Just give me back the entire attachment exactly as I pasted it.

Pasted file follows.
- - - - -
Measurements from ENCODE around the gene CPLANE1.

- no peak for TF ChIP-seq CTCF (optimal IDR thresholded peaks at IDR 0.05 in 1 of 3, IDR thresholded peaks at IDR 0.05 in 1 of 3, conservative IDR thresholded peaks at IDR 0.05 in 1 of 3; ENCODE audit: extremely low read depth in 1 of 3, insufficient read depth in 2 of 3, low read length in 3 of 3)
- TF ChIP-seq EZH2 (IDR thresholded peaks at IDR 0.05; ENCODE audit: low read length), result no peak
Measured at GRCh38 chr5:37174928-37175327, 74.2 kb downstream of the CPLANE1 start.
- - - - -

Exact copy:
Measurements from ENCODE around the gene CPLANE1.

- no peak for TF ChIP-seq CTCF (optimal IDR thresholded peaks at IDR 0.05 in 1 of 3, IDR thresholded peaks at IDR 0.05 in 1 of 3, conservative IDR thresholded peaks at IDR 0.05 in 1 of 3; ENCODE audit: extremely low read depth in 1 of 3, insufficient read depth in 2 of 3, low read length in 3 of 3)
- TF ChIP-seq EZH2 (IDR thresholded peaks at IDR 0.05; ENCODE audit: low read length), result no peak
Measured at GRCh38 chr5:37174928-37175327, 74.2 kb downstream of the CPLANE1 start.